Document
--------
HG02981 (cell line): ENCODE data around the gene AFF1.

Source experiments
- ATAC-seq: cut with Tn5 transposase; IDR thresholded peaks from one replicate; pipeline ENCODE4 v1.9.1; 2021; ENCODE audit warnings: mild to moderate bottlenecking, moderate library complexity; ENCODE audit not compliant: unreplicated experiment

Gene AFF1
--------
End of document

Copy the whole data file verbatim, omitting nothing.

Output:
HG02981 (cell line): ENCODE data around the gene AFF1.

Source experiments
- ATAC-seq: cut with Tn5 transposase; IDR thresholded peaks from one replicate; pipeline ENCODE4 v1.9.1; 2021; ENCODE audit warnings: mild to moderate bottlenecking, moderate library complexity; ENCODE audit not compliant: unreplicated experiment

Gene AFF1